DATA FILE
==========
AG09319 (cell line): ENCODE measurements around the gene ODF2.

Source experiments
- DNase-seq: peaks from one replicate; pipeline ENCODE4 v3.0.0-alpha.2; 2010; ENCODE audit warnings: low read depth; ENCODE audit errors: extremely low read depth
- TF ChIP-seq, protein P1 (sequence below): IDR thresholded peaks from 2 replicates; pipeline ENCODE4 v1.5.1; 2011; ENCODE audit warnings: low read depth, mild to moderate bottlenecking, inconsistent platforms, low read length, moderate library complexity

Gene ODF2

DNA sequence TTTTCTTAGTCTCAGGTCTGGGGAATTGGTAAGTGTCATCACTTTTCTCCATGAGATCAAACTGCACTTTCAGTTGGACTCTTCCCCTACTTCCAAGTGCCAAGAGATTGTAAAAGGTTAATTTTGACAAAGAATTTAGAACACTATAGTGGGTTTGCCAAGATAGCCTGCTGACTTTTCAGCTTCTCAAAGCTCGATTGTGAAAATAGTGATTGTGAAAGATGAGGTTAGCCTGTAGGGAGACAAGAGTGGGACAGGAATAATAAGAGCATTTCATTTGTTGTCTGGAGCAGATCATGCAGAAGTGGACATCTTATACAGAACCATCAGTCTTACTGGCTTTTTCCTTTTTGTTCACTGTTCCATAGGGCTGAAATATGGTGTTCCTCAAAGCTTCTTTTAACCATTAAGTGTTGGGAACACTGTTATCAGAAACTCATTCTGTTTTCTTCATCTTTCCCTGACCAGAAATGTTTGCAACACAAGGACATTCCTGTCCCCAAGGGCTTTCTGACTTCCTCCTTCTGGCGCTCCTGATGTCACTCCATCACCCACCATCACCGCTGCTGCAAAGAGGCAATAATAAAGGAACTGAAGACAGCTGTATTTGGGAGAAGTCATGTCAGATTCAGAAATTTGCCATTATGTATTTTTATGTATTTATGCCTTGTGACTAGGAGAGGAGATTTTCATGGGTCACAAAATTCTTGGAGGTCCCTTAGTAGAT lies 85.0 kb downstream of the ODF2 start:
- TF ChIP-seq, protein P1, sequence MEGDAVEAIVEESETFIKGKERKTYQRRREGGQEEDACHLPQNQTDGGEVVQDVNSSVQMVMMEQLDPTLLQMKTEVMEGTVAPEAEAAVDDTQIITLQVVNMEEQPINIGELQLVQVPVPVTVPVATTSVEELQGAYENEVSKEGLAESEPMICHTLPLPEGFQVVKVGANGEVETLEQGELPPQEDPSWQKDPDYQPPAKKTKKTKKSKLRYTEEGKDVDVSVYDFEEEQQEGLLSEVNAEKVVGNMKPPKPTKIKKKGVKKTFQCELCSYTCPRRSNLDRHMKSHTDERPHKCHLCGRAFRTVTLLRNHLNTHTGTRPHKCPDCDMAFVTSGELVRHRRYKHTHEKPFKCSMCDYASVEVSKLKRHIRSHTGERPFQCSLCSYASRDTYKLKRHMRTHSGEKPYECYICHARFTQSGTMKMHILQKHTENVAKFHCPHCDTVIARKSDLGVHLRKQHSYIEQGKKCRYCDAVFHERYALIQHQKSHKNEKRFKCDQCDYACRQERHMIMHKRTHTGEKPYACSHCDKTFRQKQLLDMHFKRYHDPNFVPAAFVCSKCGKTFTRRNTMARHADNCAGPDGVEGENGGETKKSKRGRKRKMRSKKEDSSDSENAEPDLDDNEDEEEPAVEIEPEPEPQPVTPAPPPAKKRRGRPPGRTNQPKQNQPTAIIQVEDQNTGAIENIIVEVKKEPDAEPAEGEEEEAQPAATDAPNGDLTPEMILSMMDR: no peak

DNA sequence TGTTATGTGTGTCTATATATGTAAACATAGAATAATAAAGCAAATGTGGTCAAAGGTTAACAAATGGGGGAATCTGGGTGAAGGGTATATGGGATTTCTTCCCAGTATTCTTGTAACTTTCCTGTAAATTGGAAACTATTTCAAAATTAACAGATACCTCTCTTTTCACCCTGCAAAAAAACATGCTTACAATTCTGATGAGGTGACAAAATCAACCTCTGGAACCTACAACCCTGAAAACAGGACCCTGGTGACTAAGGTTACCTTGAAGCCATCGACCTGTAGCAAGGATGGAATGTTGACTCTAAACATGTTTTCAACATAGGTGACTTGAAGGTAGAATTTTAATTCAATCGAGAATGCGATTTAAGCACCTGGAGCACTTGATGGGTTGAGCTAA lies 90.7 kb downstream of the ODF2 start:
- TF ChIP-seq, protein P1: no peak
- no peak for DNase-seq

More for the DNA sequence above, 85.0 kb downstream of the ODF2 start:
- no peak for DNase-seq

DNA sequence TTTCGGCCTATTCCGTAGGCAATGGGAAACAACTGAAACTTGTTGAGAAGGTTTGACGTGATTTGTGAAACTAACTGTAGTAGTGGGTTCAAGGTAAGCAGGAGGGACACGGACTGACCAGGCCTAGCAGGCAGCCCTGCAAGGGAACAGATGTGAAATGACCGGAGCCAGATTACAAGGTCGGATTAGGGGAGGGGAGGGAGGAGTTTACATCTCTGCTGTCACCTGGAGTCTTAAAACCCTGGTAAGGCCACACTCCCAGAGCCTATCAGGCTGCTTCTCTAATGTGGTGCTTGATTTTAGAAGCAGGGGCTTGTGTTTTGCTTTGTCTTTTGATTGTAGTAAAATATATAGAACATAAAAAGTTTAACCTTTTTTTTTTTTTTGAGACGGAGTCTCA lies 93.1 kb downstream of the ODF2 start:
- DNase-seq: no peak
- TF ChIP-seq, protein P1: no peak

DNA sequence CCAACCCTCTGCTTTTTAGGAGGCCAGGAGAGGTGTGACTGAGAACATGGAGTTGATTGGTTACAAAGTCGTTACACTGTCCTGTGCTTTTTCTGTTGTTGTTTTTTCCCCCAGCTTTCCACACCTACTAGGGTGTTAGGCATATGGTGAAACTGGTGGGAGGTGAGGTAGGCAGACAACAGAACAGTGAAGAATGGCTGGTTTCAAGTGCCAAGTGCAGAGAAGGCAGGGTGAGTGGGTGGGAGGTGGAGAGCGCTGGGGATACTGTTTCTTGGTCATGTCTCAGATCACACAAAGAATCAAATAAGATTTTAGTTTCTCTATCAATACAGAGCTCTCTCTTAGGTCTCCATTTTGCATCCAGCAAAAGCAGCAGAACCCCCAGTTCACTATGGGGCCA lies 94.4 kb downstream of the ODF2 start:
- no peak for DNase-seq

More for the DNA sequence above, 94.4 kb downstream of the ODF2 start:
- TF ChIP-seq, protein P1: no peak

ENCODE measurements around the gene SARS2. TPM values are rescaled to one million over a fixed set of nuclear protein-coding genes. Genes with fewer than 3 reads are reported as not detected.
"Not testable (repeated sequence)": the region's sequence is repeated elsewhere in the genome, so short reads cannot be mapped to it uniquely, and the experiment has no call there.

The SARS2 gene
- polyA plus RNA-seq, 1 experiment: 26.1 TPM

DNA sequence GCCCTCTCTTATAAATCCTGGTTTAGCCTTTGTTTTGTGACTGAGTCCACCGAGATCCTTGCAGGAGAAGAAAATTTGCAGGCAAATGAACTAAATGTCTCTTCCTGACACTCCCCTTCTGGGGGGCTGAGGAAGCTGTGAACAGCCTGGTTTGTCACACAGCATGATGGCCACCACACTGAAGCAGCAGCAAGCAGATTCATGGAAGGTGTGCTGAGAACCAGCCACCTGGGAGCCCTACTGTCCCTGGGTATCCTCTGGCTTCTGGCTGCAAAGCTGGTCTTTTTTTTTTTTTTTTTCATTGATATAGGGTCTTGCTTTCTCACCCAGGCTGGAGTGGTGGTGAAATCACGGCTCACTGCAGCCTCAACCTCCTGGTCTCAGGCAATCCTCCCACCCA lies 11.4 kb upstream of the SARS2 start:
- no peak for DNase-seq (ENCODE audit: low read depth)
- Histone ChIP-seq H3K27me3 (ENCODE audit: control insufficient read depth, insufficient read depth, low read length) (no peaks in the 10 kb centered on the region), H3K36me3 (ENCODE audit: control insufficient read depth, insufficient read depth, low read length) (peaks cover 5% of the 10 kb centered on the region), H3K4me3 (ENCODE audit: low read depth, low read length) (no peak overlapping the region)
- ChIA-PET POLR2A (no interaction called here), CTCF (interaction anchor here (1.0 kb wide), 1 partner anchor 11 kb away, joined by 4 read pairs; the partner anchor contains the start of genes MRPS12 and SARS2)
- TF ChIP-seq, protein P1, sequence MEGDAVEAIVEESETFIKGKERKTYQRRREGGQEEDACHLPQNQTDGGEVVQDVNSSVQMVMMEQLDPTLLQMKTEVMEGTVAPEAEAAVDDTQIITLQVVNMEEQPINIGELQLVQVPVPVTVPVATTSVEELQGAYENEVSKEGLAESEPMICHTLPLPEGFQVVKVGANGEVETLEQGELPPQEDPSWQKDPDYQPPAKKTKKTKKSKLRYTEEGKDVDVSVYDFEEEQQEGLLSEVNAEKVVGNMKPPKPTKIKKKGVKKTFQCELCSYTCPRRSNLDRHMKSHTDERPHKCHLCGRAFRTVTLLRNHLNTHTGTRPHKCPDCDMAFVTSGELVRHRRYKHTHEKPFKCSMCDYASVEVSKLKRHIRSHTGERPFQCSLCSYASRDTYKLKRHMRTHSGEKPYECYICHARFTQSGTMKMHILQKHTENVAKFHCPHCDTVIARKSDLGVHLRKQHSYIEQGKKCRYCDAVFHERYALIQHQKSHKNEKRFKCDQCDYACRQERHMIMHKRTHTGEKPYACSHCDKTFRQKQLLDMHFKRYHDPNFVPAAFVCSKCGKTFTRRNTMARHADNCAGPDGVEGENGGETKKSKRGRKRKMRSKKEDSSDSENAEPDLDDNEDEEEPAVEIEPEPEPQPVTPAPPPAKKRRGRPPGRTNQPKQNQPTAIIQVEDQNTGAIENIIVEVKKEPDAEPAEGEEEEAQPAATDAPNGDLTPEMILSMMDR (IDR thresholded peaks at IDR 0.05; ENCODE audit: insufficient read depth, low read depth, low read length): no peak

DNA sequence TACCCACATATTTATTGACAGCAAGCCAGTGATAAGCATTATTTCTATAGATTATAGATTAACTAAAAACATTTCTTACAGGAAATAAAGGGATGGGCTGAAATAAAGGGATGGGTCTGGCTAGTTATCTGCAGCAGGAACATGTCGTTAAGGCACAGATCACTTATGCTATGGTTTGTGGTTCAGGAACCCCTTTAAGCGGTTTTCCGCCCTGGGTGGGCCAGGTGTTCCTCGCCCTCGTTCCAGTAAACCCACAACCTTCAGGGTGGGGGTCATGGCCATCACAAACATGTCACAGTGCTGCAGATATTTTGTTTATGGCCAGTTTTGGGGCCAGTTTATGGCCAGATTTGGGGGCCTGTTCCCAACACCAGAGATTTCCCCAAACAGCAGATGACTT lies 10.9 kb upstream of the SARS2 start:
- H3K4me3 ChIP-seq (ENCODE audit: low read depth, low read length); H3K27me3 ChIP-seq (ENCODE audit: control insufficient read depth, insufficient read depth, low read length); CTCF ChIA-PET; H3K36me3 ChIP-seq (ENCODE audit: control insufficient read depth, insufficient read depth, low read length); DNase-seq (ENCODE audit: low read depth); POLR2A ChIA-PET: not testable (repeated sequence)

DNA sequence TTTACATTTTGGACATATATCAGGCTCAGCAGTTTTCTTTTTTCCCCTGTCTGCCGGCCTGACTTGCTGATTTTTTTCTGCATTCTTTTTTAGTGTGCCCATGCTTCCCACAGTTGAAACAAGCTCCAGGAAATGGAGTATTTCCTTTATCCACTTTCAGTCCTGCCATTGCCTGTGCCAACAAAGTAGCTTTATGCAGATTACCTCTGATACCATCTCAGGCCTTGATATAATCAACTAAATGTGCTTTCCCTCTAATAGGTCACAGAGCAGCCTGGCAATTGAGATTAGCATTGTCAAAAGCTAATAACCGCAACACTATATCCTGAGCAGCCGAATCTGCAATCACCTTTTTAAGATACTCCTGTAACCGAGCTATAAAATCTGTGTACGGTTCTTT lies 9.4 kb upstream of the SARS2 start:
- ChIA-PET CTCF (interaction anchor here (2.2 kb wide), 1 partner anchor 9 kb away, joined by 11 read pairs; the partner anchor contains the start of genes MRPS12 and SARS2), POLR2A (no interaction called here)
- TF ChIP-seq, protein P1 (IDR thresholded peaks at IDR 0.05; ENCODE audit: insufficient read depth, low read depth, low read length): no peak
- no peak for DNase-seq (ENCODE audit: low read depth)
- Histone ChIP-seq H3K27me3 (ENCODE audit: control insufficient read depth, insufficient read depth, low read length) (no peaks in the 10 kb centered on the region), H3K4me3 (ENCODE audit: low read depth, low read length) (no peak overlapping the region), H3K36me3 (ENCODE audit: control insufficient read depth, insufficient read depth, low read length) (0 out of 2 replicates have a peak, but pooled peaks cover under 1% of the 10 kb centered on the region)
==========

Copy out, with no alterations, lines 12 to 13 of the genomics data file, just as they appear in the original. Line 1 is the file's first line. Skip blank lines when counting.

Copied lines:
- no peak for DNase-seq

DNA sequence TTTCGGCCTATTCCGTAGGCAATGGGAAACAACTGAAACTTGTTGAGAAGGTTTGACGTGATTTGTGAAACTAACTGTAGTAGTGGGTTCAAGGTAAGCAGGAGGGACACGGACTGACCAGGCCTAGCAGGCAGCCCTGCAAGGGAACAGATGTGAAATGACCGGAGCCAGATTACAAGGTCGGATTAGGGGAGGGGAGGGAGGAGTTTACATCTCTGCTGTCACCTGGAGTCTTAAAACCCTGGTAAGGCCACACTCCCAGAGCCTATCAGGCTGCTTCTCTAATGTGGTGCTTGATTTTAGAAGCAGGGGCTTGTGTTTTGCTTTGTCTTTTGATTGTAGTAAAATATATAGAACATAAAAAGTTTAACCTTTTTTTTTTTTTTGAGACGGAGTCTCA lies 93.1 kb downstream of the ODF2 start: